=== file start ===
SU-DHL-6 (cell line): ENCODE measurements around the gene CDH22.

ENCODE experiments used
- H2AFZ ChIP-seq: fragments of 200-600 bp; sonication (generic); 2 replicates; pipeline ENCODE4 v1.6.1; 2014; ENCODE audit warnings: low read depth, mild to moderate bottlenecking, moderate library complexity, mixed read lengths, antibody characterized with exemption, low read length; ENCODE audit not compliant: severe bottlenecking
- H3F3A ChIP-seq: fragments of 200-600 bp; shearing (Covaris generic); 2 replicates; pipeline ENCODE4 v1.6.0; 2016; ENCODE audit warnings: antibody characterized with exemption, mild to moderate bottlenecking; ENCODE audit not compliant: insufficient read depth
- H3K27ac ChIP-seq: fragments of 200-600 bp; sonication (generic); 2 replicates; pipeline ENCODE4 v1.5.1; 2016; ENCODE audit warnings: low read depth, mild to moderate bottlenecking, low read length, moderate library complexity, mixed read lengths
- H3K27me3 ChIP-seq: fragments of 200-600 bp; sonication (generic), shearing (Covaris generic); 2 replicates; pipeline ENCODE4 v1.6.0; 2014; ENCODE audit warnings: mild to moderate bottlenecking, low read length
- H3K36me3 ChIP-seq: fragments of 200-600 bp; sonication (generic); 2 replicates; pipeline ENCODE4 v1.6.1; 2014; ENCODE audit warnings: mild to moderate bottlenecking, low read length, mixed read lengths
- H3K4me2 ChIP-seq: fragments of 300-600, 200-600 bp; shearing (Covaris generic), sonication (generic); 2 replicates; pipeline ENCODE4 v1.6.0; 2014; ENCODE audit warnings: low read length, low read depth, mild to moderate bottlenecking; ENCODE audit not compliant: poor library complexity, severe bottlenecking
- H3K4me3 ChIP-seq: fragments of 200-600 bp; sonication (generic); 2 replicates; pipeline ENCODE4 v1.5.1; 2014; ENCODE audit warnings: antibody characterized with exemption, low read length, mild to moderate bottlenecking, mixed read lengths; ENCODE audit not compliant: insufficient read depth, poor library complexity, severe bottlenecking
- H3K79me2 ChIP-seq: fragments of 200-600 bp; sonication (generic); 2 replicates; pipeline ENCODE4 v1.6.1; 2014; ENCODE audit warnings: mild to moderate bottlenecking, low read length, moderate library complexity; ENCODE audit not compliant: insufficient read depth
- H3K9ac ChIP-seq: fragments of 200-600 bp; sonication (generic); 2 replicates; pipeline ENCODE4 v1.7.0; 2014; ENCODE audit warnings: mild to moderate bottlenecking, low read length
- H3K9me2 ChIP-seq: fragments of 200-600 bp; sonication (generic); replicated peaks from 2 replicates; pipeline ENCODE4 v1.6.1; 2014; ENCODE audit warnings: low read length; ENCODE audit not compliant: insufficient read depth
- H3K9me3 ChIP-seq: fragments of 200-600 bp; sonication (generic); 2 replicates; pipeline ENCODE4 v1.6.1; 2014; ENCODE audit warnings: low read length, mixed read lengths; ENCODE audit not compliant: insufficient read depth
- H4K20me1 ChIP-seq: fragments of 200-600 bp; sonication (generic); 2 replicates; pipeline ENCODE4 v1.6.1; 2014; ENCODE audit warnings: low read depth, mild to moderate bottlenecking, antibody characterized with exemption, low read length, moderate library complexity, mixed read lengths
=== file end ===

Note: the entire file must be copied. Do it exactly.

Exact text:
SU-DHL-6 (cell line): ENCODE measurements around the gene CDH22.

ENCODE experiments used
- H2AFZ ChIP-seq: fragments of 200-600 bp; sonication (generic); 2 replicates; pipeline ENCODE4 v1.6.1; 2014; ENCODE audit warnings: low read depth, mild to moderate bottlenecking, moderate library complexity, mixed read lengths, antibody characterized with exemption, low read length; ENCODE audit not compliant: severe bottlenecking
- H3F3A ChIP-seq: fragments of 200-600 bp; shearing (Covaris generic); 2 replicates; pipeline ENCODE4 v1.6.0; 2016; ENCODE audit warnings: antibody characterized with exemption, mild to moderate bottlenecking; ENCODE audit not compliant: insufficient read depth
- H3K27ac ChIP-seq: fragments of 200-600 bp; sonication (generic); 2 replicates; pipeline ENCODE4 v1.5.1; 2016; ENCODE audit warnings: low read depth, mild to moderate bottlenecking, low read length, moderate library complexity, mixed read lengths
- H3K27me3 ChIP-seq: fragments of 200-600 bp; sonication (generic), shearing (Covaris generic); 2 replicates; pipeline ENCODE4 v1.6.0; 2014; ENCODE audit warnings: mild to moderate bottlenecking, low read length
- H3K36me3 ChIP-seq: fragments of 200-600 bp; sonication (generic); 2 replicates; pipeline ENCODE4 v1.6.1; 2014; ENCODE audit warnings: mild to moderate bottlenecking, low read length, mixed read lengths
- H3K4me2 ChIP-seq: fragments of 300-600, 200-600 bp; shearing (Covaris generic), sonication (generic); 2 replicates; pipeline ENCODE4 v1.6.0; 2014; ENCODE audit warnings: low read length, low read depth, mild to moderate bottlenecking; ENCODE audit not compliant: poor library complexity, severe bottlenecking
- H3K4me3 ChIP-seq: fragments of 200-600 bp; sonication (generic); 2 replicates; pipeline ENCODE4 v1.5.1; 2014; ENCODE audit warnings: antibody characterized with exemption, low read length, mild to moderate bottlenecking, mixed read lengths; ENCODE audit not compliant: insufficient read depth, poor library complexity, severe bottlenecking
- H3K79me2 ChIP-seq: fragments of 200-600 bp; sonication (generic); 2 replicates; pipeline ENCODE4 v1.6.1; 2014; ENCODE audit warnings: mild to moderate bottlenecking, low read length, moderate library complexity; ENCODE audit not compliant: insufficient read depth
- H3K9ac ChIP-seq: fragments of 200-600 bp; sonication (generic); 2 replicates; pipeline ENCODE4 v1.7.0; 2014; ENCODE audit warnings: mild to moderate bottlenecking, low read length
- H3K9me2 ChIP-seq: fragments of 200-600 bp; sonication (generic); replicated peaks from 2 replicates; pipeline ENCODE4 v1.6.1; 2014; ENCODE audit warnings: low read length; ENCODE audit not compliant: insufficient read depth
- H3K9me3 ChIP-seq: fragments of 200-600 bp; sonication (generic); 2 replicates; pipeline ENCODE4 v1.6.1; 2014; ENCODE audit warnings: low read length, mixed read lengths; ENCODE audit not compliant: insufficient read depth
- H4K20me1 ChIP-seq: fragments of 200-600 bp; sonication (generic); 2 replicates; pipeline ENCODE4 v1.6.1; 2014; ENCODE audit warnings: low read depth, mild to moderate bottlenecking, antibody characterized with exemption, low read length, moderate library complexity, mixed read lengths